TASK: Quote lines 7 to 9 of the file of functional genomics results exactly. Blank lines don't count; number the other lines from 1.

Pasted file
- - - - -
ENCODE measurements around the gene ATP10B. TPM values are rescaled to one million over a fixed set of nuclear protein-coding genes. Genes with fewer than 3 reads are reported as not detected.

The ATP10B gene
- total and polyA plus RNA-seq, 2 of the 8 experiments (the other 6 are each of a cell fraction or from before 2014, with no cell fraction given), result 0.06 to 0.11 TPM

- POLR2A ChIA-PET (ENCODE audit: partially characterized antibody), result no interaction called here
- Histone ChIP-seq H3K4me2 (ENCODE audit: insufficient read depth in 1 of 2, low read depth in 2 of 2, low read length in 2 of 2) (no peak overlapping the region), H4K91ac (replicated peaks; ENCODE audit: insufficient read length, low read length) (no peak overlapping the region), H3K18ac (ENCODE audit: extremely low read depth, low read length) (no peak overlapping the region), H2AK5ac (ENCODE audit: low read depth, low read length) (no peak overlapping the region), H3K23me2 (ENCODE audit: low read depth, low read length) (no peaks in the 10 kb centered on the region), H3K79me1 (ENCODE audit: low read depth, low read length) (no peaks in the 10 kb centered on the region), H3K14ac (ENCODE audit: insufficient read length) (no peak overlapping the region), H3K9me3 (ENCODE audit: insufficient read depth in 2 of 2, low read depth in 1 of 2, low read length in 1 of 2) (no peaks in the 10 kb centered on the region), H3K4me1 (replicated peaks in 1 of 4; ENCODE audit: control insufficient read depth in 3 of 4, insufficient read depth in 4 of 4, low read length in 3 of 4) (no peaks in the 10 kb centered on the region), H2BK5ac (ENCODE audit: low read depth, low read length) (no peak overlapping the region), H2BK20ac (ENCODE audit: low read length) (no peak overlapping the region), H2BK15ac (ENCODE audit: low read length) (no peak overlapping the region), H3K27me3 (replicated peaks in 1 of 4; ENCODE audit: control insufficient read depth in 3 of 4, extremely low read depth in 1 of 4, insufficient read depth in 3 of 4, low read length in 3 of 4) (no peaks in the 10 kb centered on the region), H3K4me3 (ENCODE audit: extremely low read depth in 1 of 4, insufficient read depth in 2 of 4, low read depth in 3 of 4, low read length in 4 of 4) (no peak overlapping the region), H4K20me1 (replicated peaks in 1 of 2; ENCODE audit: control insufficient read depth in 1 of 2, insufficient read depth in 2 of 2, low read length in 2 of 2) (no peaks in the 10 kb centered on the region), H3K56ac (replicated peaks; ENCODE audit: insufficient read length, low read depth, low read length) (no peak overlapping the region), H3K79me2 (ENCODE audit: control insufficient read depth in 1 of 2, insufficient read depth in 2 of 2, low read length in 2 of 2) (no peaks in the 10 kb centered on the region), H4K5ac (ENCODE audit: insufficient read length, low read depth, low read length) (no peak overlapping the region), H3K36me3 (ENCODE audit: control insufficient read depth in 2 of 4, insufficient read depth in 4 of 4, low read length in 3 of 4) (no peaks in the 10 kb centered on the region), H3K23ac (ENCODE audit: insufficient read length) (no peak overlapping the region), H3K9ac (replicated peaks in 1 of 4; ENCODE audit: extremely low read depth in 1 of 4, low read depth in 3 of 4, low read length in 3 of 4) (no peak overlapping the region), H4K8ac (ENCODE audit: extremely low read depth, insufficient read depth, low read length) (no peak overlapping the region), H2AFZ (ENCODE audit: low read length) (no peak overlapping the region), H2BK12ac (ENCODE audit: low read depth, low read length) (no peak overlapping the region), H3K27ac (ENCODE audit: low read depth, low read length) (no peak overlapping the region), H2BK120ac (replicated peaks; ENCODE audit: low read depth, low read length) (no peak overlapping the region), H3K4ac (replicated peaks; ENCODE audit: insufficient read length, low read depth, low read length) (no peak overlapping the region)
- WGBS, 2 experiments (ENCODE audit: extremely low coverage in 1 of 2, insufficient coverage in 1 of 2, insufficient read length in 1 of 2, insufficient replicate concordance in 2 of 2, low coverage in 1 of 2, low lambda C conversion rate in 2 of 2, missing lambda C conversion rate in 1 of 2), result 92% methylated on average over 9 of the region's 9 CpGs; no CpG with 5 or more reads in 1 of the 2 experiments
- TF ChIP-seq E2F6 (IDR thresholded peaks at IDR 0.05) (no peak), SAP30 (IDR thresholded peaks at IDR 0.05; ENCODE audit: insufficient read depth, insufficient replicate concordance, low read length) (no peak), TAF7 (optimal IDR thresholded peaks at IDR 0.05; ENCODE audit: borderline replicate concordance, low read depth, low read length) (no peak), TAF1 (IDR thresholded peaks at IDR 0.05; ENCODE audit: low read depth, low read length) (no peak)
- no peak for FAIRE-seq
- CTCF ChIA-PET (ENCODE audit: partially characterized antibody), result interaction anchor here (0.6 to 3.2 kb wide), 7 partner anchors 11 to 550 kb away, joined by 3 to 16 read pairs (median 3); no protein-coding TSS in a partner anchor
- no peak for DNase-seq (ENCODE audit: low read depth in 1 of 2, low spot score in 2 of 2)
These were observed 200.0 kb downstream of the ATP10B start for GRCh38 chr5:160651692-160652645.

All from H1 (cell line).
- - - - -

- TF ChIP-seq E2F6 (IDR thresholded peaks at IDR 0.05) (no peak), SAP30 (IDR thresholded peaks at IDR 0.05; ENCODE audit: insufficient read depth, insufficient replicate concordance, low read length) (no peak), TAF7 (optimal IDR thresholded peaks at IDR 0.05; ENCODE audit: borderline replicate concordance, low read depth, low read length) (no peak), TAF1 (IDR thresholded peaks at IDR 0.05; ENCODE audit: low read depth, low read length) (no peak)
- no peak for FAIRE-seq
- CTCF ChIA-PET (ENCODE audit: partially characterized antibody), result interaction anchor here (0.6 to 3.2 kb wide), 7 partner anchors 11 to 550 kb away, joined by 3 to 16 read pairs (median 3); no protein-coding TSS in a partner anchor